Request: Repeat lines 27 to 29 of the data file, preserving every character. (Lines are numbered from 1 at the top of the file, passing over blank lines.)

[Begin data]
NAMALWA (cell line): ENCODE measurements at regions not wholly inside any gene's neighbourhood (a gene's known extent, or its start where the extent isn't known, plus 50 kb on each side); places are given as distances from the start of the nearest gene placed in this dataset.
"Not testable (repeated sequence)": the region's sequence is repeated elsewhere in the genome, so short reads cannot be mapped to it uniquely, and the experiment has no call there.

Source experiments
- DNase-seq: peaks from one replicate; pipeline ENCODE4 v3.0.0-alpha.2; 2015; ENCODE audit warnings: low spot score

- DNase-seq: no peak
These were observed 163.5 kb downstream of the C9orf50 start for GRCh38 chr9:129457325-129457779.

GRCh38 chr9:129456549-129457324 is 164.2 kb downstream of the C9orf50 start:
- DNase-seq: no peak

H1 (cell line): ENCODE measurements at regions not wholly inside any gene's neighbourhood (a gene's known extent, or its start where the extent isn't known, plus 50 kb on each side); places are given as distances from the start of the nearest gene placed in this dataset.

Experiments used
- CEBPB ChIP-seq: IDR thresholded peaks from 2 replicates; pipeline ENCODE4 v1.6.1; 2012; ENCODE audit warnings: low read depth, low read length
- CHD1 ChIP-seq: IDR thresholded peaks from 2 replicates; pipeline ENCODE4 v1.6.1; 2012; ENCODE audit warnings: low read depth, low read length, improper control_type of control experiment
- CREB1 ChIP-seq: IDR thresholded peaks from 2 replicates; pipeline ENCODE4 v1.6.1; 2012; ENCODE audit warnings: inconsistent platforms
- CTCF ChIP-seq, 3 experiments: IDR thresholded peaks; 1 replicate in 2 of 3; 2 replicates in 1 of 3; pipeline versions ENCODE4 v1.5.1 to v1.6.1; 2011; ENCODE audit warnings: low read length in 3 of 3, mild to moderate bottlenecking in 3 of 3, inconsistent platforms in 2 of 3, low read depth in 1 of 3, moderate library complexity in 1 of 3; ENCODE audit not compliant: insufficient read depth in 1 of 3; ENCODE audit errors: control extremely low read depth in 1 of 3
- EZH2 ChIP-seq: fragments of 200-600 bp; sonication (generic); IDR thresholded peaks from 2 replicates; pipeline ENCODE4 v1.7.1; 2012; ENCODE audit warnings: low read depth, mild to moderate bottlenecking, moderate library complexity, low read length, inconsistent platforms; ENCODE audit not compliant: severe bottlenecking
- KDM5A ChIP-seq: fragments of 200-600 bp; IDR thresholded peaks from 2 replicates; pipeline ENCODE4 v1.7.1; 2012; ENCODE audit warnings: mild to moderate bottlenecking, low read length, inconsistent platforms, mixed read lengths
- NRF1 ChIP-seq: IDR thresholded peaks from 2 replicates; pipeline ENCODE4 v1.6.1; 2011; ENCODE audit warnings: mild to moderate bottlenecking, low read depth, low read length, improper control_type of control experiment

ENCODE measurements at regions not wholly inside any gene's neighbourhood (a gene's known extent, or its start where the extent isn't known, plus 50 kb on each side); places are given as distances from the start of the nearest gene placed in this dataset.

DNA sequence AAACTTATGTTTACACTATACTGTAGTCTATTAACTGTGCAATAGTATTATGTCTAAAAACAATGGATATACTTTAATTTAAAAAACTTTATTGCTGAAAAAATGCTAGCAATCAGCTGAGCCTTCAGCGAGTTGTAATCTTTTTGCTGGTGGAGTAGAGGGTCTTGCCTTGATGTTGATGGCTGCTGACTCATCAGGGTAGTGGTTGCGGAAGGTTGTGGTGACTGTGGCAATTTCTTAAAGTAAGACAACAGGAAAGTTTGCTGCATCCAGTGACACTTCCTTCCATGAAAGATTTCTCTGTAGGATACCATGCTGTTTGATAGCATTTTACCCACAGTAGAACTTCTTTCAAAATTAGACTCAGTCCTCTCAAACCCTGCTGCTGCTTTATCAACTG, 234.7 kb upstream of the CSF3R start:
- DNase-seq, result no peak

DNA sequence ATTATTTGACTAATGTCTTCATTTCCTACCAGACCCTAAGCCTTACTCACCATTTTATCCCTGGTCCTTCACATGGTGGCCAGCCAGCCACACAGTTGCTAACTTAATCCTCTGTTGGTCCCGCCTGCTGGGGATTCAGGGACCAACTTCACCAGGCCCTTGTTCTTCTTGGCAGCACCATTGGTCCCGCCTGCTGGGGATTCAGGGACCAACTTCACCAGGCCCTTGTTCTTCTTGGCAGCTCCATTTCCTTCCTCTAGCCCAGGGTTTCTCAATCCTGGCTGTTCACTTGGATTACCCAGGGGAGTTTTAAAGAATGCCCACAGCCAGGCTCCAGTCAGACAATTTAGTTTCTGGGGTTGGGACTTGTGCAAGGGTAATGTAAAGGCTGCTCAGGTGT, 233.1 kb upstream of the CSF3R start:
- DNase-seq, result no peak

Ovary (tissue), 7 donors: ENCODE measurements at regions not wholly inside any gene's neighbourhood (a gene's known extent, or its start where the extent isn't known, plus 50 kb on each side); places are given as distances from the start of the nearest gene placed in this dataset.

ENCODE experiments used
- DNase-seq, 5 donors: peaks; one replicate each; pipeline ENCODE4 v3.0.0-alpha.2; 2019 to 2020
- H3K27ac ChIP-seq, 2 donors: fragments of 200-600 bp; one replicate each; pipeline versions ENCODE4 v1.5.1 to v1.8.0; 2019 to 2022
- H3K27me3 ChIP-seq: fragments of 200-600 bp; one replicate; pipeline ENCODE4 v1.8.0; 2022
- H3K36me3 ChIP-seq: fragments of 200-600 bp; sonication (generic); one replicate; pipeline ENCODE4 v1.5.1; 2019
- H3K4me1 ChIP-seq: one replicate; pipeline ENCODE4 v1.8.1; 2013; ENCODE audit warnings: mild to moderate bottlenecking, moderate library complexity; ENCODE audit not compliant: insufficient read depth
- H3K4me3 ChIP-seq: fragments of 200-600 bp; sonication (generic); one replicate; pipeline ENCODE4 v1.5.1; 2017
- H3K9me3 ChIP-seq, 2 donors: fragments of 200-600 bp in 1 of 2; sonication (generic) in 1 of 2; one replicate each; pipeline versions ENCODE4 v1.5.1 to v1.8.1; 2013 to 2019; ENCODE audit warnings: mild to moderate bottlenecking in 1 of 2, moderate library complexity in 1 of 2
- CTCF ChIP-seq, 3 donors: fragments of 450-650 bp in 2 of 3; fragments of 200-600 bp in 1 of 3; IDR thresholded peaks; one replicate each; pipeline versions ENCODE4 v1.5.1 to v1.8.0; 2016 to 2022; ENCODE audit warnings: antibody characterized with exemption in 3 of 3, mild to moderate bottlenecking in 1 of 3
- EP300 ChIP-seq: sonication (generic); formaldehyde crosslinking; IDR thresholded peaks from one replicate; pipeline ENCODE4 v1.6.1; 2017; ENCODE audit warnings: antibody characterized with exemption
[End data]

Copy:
- H3K27me3 ChIP-seq: fragments of 200-600 bp; one replicate; pipeline ENCODE4 v1.8.0; 2022
- H3K36me3 ChIP-seq: fragments of 200-600 bp; sonication (generic); one replicate; pipeline ENCODE4 v1.5.1; 2019
- H3K4me1 ChIP-seq: one replicate; pipeline ENCODE4 v1.8.1; 2013; ENCODE audit warnings: mild to moderate bottlenecking, moderate library complexity; ENCODE audit not compliant: insufficient read depth